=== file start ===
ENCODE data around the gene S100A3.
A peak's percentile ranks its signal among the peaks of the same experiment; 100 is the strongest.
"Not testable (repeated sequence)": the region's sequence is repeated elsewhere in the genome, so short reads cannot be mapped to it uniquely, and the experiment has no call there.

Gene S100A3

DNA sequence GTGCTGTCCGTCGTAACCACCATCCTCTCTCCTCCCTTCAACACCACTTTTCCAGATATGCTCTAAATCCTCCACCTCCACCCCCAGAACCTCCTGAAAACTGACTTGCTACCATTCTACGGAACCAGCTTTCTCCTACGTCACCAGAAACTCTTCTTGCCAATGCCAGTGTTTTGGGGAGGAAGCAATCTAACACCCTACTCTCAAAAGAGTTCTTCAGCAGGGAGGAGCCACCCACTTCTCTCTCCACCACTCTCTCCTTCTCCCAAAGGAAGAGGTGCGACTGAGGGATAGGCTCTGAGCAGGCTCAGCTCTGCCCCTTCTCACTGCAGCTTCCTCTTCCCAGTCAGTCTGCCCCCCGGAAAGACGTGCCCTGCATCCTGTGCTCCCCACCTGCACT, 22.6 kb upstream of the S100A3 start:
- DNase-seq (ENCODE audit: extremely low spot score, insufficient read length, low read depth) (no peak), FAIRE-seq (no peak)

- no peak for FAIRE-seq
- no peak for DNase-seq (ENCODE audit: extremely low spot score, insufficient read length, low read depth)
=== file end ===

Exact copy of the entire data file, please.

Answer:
ENCODE data around the gene S100A3.
A peak's percentile ranks its signal among the peaks of the same experiment; 100 is the strongest.
"Not testable (repeated sequence)": the region's sequence is repeated elsewhere in the genome, so short reads cannot be mapped to it uniquely, and the experiment has no call there.

Gene S100A3

DNA sequence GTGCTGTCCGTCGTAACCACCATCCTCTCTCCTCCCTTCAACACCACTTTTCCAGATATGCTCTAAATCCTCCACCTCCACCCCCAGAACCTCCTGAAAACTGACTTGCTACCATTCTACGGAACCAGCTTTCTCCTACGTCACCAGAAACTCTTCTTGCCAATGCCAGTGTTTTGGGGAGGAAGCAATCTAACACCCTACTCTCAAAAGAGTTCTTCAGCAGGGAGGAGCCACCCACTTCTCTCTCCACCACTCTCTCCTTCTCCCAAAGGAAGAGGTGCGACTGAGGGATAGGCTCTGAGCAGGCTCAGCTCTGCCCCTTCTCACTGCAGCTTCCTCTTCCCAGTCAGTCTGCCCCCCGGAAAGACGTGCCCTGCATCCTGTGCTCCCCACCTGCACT, 22.6 kb upstream of the S100A3 start:
- DNase-seq (ENCODE audit: extremely low spot score, insufficient read length, low read depth) (no peak), FAIRE-seq (no peak)

- no peak for FAIRE-seq
- no peak for DNase-seq (ENCODE audit: extremely low spot score, insufficient read length, low read depth)